On Saturday, the UK government announced it would provide a £27M (around US$35.5M) green loan to fund the use of solar energy to sterilize drinking water for rural communities in Ghana, Africa.
It will accomplish this using technology developed by a UK-based firm called Aqua Africa.
The UK Export Finance (UKEF) green loan to the Ghanaian government comes after an agreement between the country’s sanitation & water resources ministry and Aqua Africa in support of a project that has goals to alleviate roughly 225,000 people in Ghana from day-to-day water poverty.
The project will start this month with a ground delivery plan and community engagement drills. By January next year, filtration units will be installed to deliver water to 75 communities, providing clean water to 22,500 people. The 18 months that follow will involve five more phases that will deliver the water pipe system to the remaining 200,000 people.
Cecilia Dapaah, Ghana’s Minister of Sanitation & Water Resources, explained:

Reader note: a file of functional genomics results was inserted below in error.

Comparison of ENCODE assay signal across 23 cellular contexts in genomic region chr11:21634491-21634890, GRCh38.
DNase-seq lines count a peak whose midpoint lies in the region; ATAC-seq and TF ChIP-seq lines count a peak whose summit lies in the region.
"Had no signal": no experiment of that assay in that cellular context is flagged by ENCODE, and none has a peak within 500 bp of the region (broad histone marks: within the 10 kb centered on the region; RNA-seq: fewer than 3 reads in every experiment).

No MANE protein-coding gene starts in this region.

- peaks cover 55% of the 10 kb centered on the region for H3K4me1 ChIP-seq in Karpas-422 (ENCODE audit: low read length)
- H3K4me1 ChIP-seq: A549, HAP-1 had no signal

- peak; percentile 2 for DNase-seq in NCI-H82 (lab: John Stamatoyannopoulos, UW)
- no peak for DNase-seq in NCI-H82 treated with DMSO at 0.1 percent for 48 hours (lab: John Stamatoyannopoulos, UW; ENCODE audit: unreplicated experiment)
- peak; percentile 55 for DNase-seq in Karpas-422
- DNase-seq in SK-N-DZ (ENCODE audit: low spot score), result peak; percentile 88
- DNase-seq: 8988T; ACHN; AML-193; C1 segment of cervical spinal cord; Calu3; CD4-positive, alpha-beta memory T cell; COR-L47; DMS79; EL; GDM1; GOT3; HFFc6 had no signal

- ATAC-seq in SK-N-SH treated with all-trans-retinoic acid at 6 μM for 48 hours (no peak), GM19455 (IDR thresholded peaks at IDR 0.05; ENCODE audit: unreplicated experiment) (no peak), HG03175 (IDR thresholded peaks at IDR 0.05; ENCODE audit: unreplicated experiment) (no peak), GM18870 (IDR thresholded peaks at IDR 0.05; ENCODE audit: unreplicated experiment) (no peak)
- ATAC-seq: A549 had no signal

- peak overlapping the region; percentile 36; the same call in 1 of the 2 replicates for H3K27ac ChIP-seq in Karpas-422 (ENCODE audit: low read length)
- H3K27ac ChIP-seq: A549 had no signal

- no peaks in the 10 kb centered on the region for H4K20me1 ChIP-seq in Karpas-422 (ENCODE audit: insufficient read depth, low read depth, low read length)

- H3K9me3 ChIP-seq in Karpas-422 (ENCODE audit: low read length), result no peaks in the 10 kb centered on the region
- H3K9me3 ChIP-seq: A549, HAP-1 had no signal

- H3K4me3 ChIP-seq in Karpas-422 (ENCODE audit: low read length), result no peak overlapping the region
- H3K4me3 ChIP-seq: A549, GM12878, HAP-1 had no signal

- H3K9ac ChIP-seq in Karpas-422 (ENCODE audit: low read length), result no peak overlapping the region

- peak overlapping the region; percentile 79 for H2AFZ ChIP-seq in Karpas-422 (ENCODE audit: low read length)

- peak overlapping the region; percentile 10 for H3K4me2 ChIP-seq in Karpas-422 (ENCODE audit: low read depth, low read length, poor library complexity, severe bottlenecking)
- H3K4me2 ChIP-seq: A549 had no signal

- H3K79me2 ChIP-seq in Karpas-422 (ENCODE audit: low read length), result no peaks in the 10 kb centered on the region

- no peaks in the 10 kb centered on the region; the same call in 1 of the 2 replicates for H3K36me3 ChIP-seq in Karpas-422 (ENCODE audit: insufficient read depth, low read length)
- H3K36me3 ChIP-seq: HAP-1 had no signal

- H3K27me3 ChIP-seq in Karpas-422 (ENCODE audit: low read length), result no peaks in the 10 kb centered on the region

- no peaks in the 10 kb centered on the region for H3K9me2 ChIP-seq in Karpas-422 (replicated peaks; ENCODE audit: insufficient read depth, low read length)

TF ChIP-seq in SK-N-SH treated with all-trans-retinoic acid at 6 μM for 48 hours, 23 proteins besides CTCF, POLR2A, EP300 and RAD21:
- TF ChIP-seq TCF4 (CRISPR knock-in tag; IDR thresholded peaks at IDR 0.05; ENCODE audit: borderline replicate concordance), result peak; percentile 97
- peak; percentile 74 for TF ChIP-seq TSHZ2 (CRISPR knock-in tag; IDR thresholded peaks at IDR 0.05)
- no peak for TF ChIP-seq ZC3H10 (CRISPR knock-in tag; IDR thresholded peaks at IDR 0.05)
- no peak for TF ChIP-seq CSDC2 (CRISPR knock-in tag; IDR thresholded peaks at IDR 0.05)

The fulfillment of our basic human needs in our environment is essentially dependent on adequate clean water. Increasing water coverage requires a consistent investment on year to year basis since population growth and demand for water keeps increasing. That is why we welcome wholeheartedly the investment in the Aqua Africa Project.
The UK government also stated that the water sanitation loan is part of a £140M (US$184M) package of financial support for Ghana, which also includes:
- Over £70M (US$92) in guarantees and direct loans to fund the construction of a new main commercial road between Tema and Aflao,
According to the UK’s Exports Minister, Graham Stuart, the direct loans come at zero cost to the taxpayer. It shows how the UK “is making a lasting and real difference to communities across the globe.”
We are proud to lead the world in our efforts to transition to net-zero emissions, and UKEF is backing British exporters to support other countries to meet their Paris climate goals. UKEF’s support for Aqua Africa demonstrates this government’s commitment to exporters with green credentials by ensuring they have the support needed to win international business during the coronavirus pandemic and beyond.
The green loan is the first of its kind in Africa. It will play a vital role in the push to deliver on the UN Sustainable Development Goals covering clean water, sanitation, and climate action.